Monday, October 5, 2015

Can Philly Super Do His Job?

Today the Daily News in Philly ran an editorial declaring, "Let Philly Schools Chief Hite Do His Job." The editorial writer is pretty much full of it; nevertheless, I agree that Hite should get to do his job. In fact, I wish somebody would make him do his job.

The issue at hand seems to be that Superintendent Hite is getting ready to privatize some more of the Philly school district. Some of the charter operators being brought in include Big Picture Foundation of Rhode Island and the ever-delightful Renaissance schools.

I could get into the issue of charters taking over public schools, or the track record of these particular operators, or the history of Hite and the Philly district. But I don't want to draw attention away from the most striking part of this story.

The superintendent of a major public school district is turning public schools over to charter operators.

The union says that the schools are failing because they've been starved for resources. The Daily News, saying that these schools stunk even in flush times in Philly, calls out other factors--

In fact, the thread that binds all of the schools on the list is that they are failing to educate the students who attend them. Their test scores are lower than low, some have experienced high turnover of principals and leadership staff, some have problems with school safety.

Well, if that's true and these schools have been mismanaged, led poorly, and not given the tools they need to succeed, then Hite should go right to the top, stomp into the office of the person who has the power and responsibility to-- oh. Wait a minute.I know that Philly schools are their own special kind of mess, but isn't Superintendent Hite the guy who is responsible for the failure or success of those public schools?

Help me understand. How is this NOT like the Senator Jerkovich from East Blattsfogel calling a press conference to say, "The senator from East Blattsfogel is doing a terrible job, and I think somebody should impeach him right now!" How is this NOT like the CEO of General Widgets declaring, "The management of our West Oshwoggle plant is terrible. They don't have enough support from the main office, so the only choice is to sell it to another company." How is this NOT like the head of a cafeteria announcing, "The food here is terrible, so we're going to bring in McDonald's to provide lunches."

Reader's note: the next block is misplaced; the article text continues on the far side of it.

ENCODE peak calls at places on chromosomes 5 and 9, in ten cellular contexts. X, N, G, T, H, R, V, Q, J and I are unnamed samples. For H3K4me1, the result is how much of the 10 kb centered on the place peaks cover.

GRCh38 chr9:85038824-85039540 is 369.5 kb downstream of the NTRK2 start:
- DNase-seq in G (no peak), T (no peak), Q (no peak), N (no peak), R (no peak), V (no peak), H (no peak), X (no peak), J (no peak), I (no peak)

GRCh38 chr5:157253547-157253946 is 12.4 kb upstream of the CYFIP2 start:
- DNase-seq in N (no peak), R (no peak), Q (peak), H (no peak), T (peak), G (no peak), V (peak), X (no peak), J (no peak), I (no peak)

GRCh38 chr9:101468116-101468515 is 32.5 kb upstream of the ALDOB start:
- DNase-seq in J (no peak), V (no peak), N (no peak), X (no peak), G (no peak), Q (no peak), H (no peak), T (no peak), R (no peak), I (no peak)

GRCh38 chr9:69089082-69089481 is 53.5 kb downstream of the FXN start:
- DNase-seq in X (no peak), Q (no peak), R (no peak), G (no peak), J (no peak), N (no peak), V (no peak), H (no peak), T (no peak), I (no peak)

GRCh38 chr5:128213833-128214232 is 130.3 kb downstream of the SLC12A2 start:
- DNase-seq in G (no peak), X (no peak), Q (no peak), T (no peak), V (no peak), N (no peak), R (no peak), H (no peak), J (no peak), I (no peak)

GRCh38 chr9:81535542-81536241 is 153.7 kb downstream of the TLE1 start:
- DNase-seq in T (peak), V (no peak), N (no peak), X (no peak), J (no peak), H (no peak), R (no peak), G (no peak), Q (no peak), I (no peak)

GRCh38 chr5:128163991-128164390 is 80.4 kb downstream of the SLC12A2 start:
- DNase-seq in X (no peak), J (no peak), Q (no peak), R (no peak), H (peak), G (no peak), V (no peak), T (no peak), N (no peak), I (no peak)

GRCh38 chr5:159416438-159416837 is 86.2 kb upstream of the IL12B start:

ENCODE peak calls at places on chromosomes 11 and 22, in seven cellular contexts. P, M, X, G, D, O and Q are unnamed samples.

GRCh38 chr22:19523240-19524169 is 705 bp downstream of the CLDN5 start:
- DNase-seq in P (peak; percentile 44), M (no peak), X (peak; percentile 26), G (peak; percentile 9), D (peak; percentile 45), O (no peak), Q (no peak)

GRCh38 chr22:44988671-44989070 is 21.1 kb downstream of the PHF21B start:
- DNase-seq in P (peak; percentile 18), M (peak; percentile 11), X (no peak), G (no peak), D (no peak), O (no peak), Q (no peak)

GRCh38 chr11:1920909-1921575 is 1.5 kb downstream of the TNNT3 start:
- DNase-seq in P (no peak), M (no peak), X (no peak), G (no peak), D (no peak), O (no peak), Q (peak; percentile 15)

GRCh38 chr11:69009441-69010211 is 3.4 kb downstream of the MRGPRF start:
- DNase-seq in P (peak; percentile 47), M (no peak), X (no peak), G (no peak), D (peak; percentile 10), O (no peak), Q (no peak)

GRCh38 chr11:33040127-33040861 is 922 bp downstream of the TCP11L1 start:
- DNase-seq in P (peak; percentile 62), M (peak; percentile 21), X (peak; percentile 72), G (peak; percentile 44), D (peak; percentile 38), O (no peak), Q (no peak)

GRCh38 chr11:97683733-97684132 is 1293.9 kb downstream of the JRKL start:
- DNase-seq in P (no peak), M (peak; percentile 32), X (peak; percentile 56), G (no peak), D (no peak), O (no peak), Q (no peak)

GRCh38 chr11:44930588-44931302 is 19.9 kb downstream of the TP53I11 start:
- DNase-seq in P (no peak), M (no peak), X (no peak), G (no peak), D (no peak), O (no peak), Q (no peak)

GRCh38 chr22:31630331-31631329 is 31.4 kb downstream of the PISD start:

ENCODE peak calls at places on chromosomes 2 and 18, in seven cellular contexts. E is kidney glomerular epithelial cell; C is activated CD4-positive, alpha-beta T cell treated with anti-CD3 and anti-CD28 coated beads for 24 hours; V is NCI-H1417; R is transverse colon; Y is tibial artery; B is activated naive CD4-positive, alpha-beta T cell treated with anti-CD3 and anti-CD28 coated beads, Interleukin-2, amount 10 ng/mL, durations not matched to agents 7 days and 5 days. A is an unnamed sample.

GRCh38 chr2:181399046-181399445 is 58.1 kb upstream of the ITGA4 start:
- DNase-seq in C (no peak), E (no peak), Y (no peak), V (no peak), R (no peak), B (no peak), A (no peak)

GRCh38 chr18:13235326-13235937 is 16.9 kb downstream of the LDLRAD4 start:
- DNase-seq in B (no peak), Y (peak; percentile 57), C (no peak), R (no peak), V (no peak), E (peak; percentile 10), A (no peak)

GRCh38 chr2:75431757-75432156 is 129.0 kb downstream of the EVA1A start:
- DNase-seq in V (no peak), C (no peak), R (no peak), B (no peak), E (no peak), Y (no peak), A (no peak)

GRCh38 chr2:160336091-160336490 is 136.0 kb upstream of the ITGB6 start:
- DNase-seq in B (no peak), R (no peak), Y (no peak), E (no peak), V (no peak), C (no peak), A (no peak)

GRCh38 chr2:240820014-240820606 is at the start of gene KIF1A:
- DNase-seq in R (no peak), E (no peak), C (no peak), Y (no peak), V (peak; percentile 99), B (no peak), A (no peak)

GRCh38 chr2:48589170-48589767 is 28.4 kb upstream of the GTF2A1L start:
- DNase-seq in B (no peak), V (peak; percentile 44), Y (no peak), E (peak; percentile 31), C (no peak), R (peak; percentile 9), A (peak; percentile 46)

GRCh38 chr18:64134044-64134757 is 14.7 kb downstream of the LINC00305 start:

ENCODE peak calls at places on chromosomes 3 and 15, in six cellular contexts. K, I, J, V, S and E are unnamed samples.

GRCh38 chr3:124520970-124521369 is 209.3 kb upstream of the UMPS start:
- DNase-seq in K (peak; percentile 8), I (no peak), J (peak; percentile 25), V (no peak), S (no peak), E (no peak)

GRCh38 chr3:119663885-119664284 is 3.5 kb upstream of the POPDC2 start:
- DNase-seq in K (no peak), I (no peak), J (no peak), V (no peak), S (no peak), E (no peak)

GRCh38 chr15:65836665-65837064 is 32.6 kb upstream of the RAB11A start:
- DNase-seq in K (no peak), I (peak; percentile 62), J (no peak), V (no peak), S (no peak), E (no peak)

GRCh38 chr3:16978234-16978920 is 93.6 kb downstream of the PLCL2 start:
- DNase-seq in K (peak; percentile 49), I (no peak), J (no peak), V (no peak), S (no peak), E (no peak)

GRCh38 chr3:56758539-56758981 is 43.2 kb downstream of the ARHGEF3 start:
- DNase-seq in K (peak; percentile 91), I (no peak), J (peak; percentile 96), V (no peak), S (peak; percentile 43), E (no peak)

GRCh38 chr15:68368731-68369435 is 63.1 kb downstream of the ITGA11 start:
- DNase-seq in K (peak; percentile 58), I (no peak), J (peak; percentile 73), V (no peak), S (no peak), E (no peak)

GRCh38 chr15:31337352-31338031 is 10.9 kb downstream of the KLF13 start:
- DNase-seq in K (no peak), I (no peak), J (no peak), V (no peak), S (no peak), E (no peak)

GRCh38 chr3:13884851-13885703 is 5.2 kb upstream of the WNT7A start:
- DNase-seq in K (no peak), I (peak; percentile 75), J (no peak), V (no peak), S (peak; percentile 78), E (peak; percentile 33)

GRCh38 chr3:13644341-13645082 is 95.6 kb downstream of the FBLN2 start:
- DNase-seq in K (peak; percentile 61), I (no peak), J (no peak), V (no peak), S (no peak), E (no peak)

How is this NOT like somebody whacking themselves in the head with a hammer and declaring, "This really hurts. I guess I'll have to have somebody cut my head off."

Is Hite impotent? Clueless? Because there are only a couple of possibilities here.

Possibility one: Hite has no idea how to fix the problems in those schools, no clue how to staff them, no inkling of how to get them the resources they need. So he's going to bring in charter operators to do what he doesn't know how to do himself. In which case the question really is, can Hite do his job?

Possibility two: Hite knows exactly what those schools need, and he has identified these charter operators as takeover candidates because he believes that they will provide what the schools need. In which case, if he knows what needs to be done, why can't he can do it himself?

It would seem that the Daily News' question is misplaced. It looks to me like it's not a matter of letting Hite do his job, but rather the challenge of getting him to do his. I don't know if he's clueless, powerless, or simply unwilling to do his job. But a superintendent's job is to safeguard, support, and strengthen the public school system in order to serve all the students in the district-- not to throw up his hands and abdicate his responsibilities by selling off the pieces of what should be a community resource so that somebody else can make a buck.


  1. This is the best comment I've seen about what is happening in Philadelphia.

  2. See, there's a third possibility. He is doing his job. His job is out of town hit man.

  3. He is a graduate of the Broad Superintendent Academy. His job is to privatize public schools. He is very good at it.